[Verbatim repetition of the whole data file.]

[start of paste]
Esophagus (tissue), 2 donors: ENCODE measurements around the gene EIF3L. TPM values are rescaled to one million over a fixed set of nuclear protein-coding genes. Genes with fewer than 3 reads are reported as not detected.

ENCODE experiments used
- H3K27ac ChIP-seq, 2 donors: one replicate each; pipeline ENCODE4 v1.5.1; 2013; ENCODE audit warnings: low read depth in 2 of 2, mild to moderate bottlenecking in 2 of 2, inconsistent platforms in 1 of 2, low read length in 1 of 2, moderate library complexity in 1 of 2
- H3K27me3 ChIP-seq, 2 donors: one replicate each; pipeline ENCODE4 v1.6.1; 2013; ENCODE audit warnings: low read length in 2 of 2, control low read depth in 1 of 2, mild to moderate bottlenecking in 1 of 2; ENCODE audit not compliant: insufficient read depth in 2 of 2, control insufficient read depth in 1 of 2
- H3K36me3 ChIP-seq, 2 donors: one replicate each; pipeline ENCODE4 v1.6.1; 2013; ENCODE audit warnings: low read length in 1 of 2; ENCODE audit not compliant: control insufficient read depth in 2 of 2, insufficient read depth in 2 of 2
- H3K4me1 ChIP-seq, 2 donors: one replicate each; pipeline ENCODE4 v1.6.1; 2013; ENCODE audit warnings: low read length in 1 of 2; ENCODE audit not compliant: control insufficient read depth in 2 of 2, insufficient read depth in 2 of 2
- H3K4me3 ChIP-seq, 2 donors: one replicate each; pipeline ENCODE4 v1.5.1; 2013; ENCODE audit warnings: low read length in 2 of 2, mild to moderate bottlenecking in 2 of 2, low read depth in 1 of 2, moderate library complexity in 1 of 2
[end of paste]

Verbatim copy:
Esophagus (tissue), 2 donors: ENCODE measurements around the gene EIF3L. TPM values are rescaled to one million over a fixed set of nuclear protein-coding genes. Genes with fewer than 3 reads are reported as not detected.

ENCODE experiments used
- H3K27ac ChIP-seq, 2 donors: one replicate each; pipeline ENCODE4 v1.5.1; 2013; ENCODE audit warnings: low read depth in 2 of 2, mild to moderate bottlenecking in 2 of 2, inconsistent platforms in 1 of 2, low read length in 1 of 2, moderate library complexity in 1 of 2
- H3K27me3 ChIP-seq, 2 donors: one replicate each; pipeline ENCODE4 v1.6.1; 2013; ENCODE audit warnings: low read length in 2 of 2, control low read depth in 1 of 2, mild to moderate bottlenecking in 1 of 2; ENCODE audit not compliant: insufficient read depth in 2 of 2, control insufficient read depth in 1 of 2
- H3K36me3 ChIP-seq, 2 donors: one replicate each; pipeline ENCODE4 v1.6.1; 2013; ENCODE audit warnings: low read length in 1 of 2; ENCODE audit not compliant: control insufficient read depth in 2 of 2, insufficient read depth in 2 of 2
- H3K4me1 ChIP-seq, 2 donors: one replicate each; pipeline ENCODE4 v1.6.1; 2013; ENCODE audit warnings: low read length in 1 of 2; ENCODE audit not compliant: control insufficient read depth in 2 of 2, insufficient read depth in 2 of 2
- H3K4me3 ChIP-seq, 2 donors: one replicate each; pipeline ENCODE4 v1.5.1; 2013; ENCODE audit warnings: low read length in 2 of 2, mild to moderate bottlenecking in 2 of 2, low read depth in 1 of 2, moderate library complexity in 1 of 2